The Panel for Educational Policy, the policy-making body of the city Department of Education, approved seven alterations to schools in Queens on March 20, in a meeting that was far less contentious than the one earlier this month in which two borough high schools were clos
The changes that were made included the placement of a new transfer high school in the August Martin High School building in South Jamaica; new collocated middle schools at JHS 226 in South Ozone Park and JHS 8 in South Jamaica; the truncation of PS 156 in Laurelton from a K-8 to a K-5 school and a new middle-school collocated there; the movement of the Academy of Careers in Television and Film High School from its collocated site at JHS 204 in Long Island City to its new Dutch Kills home, where it will share space with a new middle school, and a new collocated high school in the JHS 204 building.
The seven changes were among more than two dozen made citywide by the PEP at its meeting, held at Brooklyn Technical High School.
Representatives from the United Federation of Teachers and other groups opposed to Mayor Bloomberg’s education policies attended the meeting to protest the changes, but their chants were less numerous than at the meeting on March 11, during which protesters shouted down Schools Chancellor Dennis Walcott and Deputy Chancellor Marc Sternberg while the officials defended the city’s policy of collocations and school closures.
Queens PEP representative Dmytro Fedkowskyj said he opposed most of the changes voted on last week, but supported the new transfer high school collocated at August Martin.
“The transfer school collocating in a building that is 50 percent utilized benefits the surrounding communities, not just the August Martin school community,” he said. “This opportunity gives hundreds of students a second chance to earn a high school diploma and move on to college or the workforce.”
Fedkowskyj also supported the changes at JHS 204, including the relocation of ACTvF to its new building and the collocation of a new six-year high school there. He said the new school at JHS 204 will benefit the borough as a whole.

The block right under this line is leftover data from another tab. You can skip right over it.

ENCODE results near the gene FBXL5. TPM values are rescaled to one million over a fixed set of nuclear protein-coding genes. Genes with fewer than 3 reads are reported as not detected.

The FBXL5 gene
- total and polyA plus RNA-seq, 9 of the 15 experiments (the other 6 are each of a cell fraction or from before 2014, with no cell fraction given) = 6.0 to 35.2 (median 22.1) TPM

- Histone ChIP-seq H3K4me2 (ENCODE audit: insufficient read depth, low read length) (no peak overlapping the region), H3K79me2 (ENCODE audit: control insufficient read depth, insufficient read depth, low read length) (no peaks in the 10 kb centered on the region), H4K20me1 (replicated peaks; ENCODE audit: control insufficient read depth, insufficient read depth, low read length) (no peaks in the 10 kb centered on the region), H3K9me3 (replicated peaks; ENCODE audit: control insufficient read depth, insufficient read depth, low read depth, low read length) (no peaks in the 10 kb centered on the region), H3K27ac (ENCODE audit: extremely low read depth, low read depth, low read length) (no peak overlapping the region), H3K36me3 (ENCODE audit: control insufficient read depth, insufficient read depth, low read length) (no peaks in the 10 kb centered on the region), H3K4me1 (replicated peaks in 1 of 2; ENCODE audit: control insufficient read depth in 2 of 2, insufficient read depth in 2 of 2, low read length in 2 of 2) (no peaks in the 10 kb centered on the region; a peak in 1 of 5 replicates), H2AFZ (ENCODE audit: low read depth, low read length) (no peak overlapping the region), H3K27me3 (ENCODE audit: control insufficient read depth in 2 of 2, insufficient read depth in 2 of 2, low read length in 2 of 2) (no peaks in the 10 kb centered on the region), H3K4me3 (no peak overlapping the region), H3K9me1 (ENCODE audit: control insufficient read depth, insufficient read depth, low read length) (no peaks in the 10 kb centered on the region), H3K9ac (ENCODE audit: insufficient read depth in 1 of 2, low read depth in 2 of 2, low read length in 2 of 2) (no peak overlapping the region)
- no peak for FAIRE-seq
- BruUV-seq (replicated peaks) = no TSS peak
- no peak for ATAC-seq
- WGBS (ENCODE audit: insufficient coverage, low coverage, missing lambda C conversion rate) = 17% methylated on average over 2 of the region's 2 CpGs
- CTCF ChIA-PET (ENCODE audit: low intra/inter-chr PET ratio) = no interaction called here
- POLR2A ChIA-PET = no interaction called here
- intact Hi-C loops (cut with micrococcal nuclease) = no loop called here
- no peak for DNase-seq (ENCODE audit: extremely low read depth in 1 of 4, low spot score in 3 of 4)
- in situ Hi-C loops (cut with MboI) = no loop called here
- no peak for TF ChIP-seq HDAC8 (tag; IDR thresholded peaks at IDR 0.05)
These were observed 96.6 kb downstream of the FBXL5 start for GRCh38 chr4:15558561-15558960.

The March 20 meeting isn’t the last time collocations in Queens will be discussed this year.Two items will be discussed at the PEP’s April 17 meeting, including moving a portion of PS 143’s kindergarten into PS 330, which is already collocated in the new PS 287 building on Northern Boulevard in Corona. The other Queens proposal being considered would move grades 4 and 5 from PS 176 in Cambria Heights into IS 59 in Springfield Gardens while PS 176 is expanded to accommodate more students.
The recent votes are the final policy moves for the Bloomberg administration, which leaves office at the end of the year because anything proposed later would not be voted on until next year. Fedkowskyj suggested there could be changes in education policy this time next year.
“It all depends on who is mayor,” he said. “But I think there will be some changes.”
Whether Fedkowskyj is there for those depends on who the next borough president is. He was appointed to the PEP by current Borough President Helen Marshall and serves on the panel until he chooses to resign or is removed. A new borough president could choose to reappoint him or select his or her own appointee. Fedkowskyj said he has not had any discussions with the borough president candidates about education policy and he does not have a favorite in the race.
“They are all good candidates and I wish them the best of luck on their campaign trail,” he said.